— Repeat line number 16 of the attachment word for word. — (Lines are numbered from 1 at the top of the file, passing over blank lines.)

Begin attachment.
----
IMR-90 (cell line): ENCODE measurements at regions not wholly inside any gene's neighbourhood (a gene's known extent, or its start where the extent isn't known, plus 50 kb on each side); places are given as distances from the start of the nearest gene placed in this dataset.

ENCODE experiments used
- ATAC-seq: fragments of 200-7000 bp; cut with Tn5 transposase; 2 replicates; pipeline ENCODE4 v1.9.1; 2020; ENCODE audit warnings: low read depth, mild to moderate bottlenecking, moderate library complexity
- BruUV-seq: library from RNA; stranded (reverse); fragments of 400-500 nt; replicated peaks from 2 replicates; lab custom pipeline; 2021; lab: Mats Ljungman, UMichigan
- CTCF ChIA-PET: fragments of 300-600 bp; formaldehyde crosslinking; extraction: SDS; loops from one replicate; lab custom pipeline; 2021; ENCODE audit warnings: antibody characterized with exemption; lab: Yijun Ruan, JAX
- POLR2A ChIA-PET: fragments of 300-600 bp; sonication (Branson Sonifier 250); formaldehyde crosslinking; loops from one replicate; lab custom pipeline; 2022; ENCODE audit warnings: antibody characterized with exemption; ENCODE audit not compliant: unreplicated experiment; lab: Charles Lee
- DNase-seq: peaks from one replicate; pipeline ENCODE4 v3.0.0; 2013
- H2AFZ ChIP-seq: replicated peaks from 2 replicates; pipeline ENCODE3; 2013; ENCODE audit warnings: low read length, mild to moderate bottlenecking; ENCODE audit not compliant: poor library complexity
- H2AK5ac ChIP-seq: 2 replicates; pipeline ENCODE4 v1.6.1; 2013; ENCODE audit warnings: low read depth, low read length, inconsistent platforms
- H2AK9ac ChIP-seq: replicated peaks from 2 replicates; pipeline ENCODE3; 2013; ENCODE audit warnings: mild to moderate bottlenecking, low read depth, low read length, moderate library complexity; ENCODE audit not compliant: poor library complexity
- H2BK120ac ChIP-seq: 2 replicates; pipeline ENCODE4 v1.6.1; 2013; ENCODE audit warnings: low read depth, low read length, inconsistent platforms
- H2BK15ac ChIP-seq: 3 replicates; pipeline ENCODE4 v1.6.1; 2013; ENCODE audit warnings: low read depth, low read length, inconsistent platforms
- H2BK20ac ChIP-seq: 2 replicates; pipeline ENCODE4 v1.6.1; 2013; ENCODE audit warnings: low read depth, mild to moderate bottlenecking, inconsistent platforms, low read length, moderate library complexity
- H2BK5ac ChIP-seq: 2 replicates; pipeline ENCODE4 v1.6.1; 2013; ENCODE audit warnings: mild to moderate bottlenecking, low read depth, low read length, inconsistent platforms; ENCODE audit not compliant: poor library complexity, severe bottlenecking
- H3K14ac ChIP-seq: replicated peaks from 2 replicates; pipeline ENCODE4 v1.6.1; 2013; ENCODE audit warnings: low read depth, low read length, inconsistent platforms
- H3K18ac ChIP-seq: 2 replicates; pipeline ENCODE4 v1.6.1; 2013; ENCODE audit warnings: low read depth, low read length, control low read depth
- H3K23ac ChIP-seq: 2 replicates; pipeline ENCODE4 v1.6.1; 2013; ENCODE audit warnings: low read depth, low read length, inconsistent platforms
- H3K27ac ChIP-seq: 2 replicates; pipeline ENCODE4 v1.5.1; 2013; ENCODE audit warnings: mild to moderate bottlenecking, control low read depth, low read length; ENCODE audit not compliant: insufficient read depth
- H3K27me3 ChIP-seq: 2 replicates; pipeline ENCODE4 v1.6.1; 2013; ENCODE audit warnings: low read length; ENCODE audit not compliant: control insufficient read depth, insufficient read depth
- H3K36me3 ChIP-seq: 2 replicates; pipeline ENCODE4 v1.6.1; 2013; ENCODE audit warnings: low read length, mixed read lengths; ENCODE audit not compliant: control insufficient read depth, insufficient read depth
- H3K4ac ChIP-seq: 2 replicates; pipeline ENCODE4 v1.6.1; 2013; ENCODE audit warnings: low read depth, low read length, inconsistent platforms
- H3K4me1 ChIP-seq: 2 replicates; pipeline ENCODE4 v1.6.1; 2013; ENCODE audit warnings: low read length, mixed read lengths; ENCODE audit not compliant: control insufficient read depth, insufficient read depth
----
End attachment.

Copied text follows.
- H3K18ac ChIP-seq: 2 replicates; pipeline ENCODE4 v1.6.1; 2013; ENCODE audit warnings: low read depth, low read length, control low read depth